Several points are worth noting about the physical relationship of structures to each other in the temple compound and vicinity. First, the koothumādam is not part of the formal confines of the temple itself, but a separate structure facing it. This bears testimony to the fact that while the shadow play is still connected to the location and orientation of the shrine, it is not directly a part of temple ritual or practice. Such an arrangement is typical in Kerala; historically, the main reason for this has been the access to the performance this grants all people, irrespective of caste. Second, the spot where the koothumādam sits today is not the original site of the structure. The old structure was located directly across from the main entrance to the temple, in the open area adjacent to where the temporary stage is now erected every year (plate 1). According to Bālan Nāir, ex-secretary of the Temple Committee in Eapāl, due to increasing pressure from the local citizens, in 1991, the old koothumādam was torn down and shifted further back, to make room for the temporary stage at each year's festival. This was done primarily to accommodate [End Page 161] the large numbers of people who gather for some of the events organized on that stage during the fortnight of the festival; these events range from classical dances to contemporary dance-dramas on religious themes, in addition to glitzy entertainments like magic shows (Singh 1997a).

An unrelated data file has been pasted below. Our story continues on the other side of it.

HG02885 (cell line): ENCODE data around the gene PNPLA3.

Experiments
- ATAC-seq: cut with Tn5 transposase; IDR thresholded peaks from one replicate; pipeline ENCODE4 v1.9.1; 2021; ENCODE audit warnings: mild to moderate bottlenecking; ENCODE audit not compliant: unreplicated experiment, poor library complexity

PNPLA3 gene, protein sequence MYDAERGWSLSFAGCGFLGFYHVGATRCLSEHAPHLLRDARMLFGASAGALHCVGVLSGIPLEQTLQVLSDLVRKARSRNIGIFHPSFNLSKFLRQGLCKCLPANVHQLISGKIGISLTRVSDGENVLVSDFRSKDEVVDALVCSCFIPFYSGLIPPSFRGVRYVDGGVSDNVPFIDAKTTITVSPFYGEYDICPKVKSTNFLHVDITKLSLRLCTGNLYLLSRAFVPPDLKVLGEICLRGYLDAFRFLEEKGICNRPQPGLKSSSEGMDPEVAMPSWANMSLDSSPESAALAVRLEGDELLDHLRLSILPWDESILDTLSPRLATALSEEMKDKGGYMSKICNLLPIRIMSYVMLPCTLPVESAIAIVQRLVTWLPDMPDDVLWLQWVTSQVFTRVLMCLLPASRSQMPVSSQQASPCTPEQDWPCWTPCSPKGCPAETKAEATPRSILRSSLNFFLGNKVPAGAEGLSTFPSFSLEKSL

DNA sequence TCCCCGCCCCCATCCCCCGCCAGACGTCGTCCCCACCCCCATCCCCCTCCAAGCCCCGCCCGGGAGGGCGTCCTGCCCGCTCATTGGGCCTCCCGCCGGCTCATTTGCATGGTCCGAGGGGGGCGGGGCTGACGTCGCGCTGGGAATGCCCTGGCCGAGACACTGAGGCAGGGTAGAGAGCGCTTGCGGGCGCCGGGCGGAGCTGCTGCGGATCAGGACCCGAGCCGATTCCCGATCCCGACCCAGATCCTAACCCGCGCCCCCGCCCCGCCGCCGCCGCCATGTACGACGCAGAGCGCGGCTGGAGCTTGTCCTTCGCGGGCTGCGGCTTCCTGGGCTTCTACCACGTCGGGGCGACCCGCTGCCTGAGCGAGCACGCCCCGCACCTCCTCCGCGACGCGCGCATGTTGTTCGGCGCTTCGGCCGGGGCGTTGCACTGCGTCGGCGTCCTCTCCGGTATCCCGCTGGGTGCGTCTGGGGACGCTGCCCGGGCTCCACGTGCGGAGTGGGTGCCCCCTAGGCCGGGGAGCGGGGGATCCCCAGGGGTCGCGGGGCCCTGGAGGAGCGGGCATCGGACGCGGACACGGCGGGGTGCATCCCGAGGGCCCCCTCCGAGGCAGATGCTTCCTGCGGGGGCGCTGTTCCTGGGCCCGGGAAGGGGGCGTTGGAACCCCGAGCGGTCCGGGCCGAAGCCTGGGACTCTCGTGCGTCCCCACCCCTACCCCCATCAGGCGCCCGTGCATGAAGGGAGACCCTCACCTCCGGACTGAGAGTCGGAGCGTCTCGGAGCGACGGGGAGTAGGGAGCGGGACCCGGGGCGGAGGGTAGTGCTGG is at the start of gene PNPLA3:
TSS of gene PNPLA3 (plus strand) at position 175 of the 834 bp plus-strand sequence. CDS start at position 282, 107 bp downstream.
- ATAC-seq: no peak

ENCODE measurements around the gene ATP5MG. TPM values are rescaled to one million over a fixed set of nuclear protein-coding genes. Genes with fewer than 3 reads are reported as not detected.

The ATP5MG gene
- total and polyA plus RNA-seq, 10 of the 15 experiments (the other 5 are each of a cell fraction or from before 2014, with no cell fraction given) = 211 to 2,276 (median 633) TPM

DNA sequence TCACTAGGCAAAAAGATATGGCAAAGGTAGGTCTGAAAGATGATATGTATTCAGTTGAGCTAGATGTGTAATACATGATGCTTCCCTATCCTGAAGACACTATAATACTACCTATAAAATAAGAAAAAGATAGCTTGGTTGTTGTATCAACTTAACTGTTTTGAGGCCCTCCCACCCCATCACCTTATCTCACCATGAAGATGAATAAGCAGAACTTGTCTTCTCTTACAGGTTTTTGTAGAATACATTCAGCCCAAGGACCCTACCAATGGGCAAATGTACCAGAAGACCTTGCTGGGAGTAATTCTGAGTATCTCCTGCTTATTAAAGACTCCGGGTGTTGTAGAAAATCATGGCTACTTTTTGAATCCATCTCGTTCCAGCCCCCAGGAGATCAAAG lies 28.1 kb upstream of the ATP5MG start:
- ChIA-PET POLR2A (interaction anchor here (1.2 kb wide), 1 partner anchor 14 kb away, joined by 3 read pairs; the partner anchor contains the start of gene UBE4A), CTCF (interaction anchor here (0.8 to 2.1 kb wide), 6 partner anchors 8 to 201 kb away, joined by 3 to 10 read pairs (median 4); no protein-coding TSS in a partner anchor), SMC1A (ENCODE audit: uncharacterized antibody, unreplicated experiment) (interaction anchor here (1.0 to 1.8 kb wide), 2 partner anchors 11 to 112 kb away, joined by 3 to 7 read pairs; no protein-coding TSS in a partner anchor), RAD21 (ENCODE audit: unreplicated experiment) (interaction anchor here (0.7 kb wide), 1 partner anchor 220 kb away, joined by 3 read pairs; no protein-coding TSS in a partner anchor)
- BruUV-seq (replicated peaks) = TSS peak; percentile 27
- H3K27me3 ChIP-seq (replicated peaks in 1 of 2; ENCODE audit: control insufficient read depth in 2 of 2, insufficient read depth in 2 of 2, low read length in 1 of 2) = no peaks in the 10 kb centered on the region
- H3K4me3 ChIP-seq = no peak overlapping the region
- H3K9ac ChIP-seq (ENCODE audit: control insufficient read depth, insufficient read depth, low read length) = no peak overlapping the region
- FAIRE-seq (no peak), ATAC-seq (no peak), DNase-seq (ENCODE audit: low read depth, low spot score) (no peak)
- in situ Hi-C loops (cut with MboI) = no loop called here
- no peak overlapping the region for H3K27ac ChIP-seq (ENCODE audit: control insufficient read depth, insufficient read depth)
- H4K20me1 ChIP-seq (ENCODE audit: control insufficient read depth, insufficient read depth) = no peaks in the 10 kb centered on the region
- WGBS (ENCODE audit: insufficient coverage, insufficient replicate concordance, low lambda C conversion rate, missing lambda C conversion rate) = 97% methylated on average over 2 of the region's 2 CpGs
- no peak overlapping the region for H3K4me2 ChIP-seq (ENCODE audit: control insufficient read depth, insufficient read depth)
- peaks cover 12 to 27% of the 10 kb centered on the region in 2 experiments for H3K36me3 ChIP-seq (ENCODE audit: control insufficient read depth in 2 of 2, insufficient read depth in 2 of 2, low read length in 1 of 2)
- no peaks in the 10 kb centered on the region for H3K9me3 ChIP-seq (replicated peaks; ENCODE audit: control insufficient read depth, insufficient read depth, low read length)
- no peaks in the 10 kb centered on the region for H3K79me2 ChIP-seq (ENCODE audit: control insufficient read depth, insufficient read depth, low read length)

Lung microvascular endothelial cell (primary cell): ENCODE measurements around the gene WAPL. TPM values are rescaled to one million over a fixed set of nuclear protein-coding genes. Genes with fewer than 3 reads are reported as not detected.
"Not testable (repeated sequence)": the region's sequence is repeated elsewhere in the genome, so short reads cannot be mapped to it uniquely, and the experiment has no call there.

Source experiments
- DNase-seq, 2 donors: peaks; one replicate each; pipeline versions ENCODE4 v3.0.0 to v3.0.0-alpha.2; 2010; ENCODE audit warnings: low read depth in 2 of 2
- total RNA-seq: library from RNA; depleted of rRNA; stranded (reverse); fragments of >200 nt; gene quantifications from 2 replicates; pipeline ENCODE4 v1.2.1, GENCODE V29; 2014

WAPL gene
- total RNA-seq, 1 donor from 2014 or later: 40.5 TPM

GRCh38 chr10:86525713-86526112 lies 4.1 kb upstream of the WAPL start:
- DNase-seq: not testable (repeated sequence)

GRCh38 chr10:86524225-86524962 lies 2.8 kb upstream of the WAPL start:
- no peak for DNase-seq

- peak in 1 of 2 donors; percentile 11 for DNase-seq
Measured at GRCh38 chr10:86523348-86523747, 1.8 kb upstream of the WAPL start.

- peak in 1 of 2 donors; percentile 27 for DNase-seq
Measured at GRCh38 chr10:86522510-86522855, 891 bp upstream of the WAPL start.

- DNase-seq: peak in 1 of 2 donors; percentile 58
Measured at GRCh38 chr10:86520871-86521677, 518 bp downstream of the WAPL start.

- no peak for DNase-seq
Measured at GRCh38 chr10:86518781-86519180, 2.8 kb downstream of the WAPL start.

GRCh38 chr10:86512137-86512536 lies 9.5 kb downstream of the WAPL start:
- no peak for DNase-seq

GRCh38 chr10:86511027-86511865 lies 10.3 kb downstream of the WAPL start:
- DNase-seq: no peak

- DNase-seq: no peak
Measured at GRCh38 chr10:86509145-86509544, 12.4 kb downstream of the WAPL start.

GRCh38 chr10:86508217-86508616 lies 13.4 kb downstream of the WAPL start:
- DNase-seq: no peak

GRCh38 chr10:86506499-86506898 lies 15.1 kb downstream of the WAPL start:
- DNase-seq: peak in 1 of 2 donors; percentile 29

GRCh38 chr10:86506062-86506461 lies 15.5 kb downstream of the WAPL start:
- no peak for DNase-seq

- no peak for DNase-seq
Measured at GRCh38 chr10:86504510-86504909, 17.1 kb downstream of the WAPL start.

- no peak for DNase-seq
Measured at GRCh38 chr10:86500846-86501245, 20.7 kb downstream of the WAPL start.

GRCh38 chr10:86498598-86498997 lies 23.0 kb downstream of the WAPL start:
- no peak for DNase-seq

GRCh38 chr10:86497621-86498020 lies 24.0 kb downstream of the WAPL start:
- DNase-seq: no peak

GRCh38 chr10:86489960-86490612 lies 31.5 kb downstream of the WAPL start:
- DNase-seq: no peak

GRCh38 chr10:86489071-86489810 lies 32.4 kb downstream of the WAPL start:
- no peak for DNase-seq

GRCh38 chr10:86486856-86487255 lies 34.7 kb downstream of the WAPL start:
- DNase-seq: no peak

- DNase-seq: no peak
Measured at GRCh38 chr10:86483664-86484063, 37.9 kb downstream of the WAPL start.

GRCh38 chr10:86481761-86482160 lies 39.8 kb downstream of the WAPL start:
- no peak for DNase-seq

The result of all this has been a curious spatial symbolism (which none of the people I spoke to seemed aware of ): the koothumādam has been pushed back and a temporary stage erected between it and the shrine, obstructing the view of the shadow play. Furthermore, the sightlines from the koothumādam to the idol of Bhagavati within the shrine are now terrible. On the temporary stage (resembling a gigantic television set), every local version of modern entertainment (dance-dramas and magic shows) is played out night after night, using all the available technology of theatrical lighting, amplified sound, and scenery. Meanwhile, the permanent koothumādam sits in the background, with puppeteers waiting patiently for these modern shows to wind up so that they may begin their performance with the aid of oil lamps in the dead of the night.